Racism and sexual health are closely linked. Discrimination based on race and ethnicity may result in difficulties accessing effective treatment for sexual health conditions among Black, Indigenous, and people of color (BIPOC). This can result in higher rates of illness or harm.
Sexual health refers to the physical, emotional, mental, and social well-being regarding sexuality.
Sexual health-related issues are wide-ranging and may include sexually transmitted infections, family planning, sexual relationships, unintentional pregnancy, sexuality, and abortion.
Racism plays a role in preventing people from receiving adequate care due to health inequity, or healthcare providers neglecting, disbelieving, or actively discriminating against patients.
This article explores some of the ways racism may affect sexual health and where people may find support.
Racism describes the oppression and unequal distribution of privileges between certain racial groups.
Some people may also refer to racial prejudice, the belief that a particular race is superior to another. However, this differs from racism, which involves one group having the power to carry out discrimination through racist policies and practices.
Racism often entails the marginalization of people of color due to a socially constructed racial hierarchy that privileges people of white populations.
Access to, and routine use of, sexual healthcare services is vital for well-being. However, a 2017 report notes that many people in the United States continue to struggle to afford full, routine access to healthcare.
Even when healthcare is available to ethnic minority populations, fear and distrust of healthcare institutions may negatively affect their experience.
Social and cultural discrimination, language barriers, provider bias, or the perception that these exist may discourage people from seeking care.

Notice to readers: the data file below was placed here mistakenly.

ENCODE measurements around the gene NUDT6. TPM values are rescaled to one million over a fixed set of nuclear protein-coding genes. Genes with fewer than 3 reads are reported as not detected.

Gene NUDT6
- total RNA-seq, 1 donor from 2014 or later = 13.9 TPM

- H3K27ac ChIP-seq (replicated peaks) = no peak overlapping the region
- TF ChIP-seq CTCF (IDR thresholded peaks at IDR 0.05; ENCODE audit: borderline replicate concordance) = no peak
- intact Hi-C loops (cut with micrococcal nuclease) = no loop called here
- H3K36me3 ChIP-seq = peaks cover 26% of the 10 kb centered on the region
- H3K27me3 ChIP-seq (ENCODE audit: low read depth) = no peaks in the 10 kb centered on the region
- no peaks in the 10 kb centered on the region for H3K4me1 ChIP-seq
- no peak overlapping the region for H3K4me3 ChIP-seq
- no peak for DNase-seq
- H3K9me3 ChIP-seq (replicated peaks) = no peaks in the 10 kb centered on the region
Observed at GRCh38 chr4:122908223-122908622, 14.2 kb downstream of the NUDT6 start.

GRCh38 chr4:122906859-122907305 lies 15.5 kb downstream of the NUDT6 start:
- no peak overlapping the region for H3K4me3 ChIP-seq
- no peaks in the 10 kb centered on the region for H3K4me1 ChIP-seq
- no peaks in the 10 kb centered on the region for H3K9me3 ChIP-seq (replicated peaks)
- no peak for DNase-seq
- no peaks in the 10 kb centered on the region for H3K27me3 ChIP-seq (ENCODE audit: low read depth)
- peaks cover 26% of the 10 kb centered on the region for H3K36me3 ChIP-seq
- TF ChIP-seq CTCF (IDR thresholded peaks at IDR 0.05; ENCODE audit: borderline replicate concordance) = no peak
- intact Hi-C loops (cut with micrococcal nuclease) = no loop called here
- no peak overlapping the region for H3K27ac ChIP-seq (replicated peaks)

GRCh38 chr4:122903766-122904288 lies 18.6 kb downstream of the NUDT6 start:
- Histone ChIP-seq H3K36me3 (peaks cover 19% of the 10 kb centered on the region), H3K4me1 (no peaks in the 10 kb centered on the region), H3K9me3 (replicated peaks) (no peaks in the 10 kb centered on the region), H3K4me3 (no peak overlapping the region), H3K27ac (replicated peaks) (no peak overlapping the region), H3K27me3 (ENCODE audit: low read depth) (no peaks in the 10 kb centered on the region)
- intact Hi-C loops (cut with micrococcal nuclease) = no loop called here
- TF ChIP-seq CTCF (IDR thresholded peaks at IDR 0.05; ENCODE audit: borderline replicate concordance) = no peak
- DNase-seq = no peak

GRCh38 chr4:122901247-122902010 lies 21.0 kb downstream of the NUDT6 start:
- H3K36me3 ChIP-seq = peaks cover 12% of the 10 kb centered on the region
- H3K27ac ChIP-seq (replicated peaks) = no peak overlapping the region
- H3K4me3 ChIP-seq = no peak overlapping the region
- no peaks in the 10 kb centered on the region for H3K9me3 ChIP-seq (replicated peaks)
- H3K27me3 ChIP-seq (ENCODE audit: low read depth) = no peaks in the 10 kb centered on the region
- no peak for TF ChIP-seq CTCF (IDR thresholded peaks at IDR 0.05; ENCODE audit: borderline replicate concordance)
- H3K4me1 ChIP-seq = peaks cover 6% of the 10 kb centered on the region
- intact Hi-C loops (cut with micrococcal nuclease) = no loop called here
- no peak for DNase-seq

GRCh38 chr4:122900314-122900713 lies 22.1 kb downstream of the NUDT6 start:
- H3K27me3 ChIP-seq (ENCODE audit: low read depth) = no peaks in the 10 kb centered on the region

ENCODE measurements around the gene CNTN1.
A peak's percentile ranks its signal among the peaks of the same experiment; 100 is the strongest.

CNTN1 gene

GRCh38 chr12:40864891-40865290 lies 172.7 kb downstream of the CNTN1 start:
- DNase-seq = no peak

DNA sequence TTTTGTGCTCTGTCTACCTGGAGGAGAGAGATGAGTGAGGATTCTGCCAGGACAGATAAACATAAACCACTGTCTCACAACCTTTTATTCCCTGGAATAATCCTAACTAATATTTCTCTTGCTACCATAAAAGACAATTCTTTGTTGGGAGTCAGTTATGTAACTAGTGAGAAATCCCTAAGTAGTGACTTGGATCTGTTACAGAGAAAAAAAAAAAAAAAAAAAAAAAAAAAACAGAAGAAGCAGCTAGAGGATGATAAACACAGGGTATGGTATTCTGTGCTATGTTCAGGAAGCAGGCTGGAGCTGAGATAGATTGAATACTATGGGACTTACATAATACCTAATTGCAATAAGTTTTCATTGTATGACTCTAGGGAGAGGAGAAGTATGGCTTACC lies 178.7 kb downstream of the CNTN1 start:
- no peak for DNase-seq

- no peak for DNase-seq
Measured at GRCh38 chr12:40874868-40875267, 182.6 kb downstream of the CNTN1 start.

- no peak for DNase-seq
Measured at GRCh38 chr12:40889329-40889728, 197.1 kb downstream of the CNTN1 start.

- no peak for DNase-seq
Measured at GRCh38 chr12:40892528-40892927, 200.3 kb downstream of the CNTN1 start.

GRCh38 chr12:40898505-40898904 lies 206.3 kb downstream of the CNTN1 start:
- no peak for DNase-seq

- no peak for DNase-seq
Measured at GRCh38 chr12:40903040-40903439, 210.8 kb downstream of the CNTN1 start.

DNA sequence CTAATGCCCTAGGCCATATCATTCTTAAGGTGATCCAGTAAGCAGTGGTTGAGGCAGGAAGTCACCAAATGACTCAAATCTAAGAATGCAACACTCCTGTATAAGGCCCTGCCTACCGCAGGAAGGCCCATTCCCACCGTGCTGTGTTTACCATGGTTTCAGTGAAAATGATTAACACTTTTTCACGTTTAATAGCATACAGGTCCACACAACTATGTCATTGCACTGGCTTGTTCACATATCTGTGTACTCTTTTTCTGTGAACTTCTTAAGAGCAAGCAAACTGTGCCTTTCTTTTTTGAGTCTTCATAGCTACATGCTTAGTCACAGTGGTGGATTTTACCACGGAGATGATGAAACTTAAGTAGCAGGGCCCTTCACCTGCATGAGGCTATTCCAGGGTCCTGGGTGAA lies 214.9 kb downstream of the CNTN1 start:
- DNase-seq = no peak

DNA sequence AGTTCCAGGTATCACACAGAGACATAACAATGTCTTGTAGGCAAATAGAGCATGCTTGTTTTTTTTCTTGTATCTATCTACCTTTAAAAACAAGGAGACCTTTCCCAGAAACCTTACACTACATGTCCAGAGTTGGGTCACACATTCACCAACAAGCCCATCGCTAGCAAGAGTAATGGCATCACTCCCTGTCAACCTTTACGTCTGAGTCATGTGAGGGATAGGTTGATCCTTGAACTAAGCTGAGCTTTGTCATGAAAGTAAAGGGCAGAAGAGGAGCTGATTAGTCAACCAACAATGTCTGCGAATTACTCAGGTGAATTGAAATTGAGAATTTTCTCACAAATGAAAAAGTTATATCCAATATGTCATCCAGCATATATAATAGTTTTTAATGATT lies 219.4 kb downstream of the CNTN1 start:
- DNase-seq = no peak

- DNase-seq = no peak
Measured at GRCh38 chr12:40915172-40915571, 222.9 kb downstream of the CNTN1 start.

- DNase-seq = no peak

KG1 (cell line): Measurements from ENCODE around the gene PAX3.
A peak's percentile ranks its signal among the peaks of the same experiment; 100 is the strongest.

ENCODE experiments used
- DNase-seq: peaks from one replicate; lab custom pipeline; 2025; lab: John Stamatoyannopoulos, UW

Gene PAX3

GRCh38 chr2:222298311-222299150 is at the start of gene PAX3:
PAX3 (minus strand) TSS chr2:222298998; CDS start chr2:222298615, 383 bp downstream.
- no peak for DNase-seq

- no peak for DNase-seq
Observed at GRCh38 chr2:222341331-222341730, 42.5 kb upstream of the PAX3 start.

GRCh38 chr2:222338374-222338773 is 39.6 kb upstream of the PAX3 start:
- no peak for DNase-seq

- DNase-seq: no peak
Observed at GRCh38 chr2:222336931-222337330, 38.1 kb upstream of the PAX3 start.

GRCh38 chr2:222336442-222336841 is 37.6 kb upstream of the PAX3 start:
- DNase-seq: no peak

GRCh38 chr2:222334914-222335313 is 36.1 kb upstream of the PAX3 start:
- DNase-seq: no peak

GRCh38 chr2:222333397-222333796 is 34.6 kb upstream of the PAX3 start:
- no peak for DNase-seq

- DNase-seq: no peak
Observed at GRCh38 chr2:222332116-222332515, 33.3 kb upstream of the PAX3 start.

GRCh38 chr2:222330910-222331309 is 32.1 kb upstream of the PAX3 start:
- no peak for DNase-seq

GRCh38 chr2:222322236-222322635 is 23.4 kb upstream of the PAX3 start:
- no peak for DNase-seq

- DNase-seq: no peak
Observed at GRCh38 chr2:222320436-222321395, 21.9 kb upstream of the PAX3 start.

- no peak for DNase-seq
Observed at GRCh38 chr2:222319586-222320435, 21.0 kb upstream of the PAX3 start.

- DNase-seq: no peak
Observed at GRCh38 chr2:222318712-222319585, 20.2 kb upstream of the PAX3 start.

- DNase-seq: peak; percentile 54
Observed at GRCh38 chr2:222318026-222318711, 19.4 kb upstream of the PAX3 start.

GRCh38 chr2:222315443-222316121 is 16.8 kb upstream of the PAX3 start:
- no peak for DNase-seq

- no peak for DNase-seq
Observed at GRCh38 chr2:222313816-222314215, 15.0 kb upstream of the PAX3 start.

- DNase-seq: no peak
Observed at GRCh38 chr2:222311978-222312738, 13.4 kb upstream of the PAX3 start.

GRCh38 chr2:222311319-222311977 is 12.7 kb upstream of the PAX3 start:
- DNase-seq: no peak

For example, the
Health equity is the idea that everyone should have the chance to be as healthy as possible. Factors such as discrimination or a lack of resources may prevent health equity.
Health inequities affect all of us differently. Visit our dedicated hub for an in-depth look at social disparities in health and what we can do to correct them.
Research also notes that social, economic, and behavioral factors affect the spread of STIs. They note that these factors can present obstacles in STI prevention due to the influence on:
- social normals and stigma regarding sexuality
- social and sexual networks
- access to care
- willingness to seek care
They also state that race and ethnicity in the U.S. correlate with other factors affecting a person’s health. These include:
- limited access to healthcare
- fewer attempts to gain medical treatment
- living in communities with a higher rate of STIs
This may be
- high levels of distrust in the healthcare system
- fearing discrimination from healthcare professionals
- difficulty accessing quality sexual health services
The statistics regarding chlamydia were as follows:
- Black: 1,192.5 cases per 100,000 people. Cases among Black females were five times more than the rate among white females. Cases among Black males were 6.8 times the rate among white males.
- American Indian and Alaska Natives: 784.8 cases per 100,000 people, 3.7 times the rate among white people.
- Native Hawaiian and Other Pacific Islander: 700.8 cases per 100,000 people, 3.3 times the rate among white people.
- Hispanic: 392.6 cases per 100,000 people, 1.9 times the rate among white people.
- Asian: 132.1 cases per 100,000 people. The rate among white people is 1.6 times the rate among Asians.
The statistics regarding gonorrhea were as follows:
- Black: 548.9 cases per 100,000 people, 7.7 times the rate among white people.
- American Indian and Alaska Native: 329.5 cases per 100,000 people, 4.6 times the rate among white people.
- Native Hawaiian and Other Pacific Islander: 181.4 cases per 100,000 people, 2.6 times the rate among white people.
- Hispanic: 115.9 cases per 100,000 people, 1.6 times the rate among white people.
- Asian: 35.1 cases per 100,000 people, half the rate among white people.
Primary and secondary syphilis
The statistics regarding syphilis were as follows:
- Black: 28.1 cases per 100,000 people, 4.7 times the rate among white people.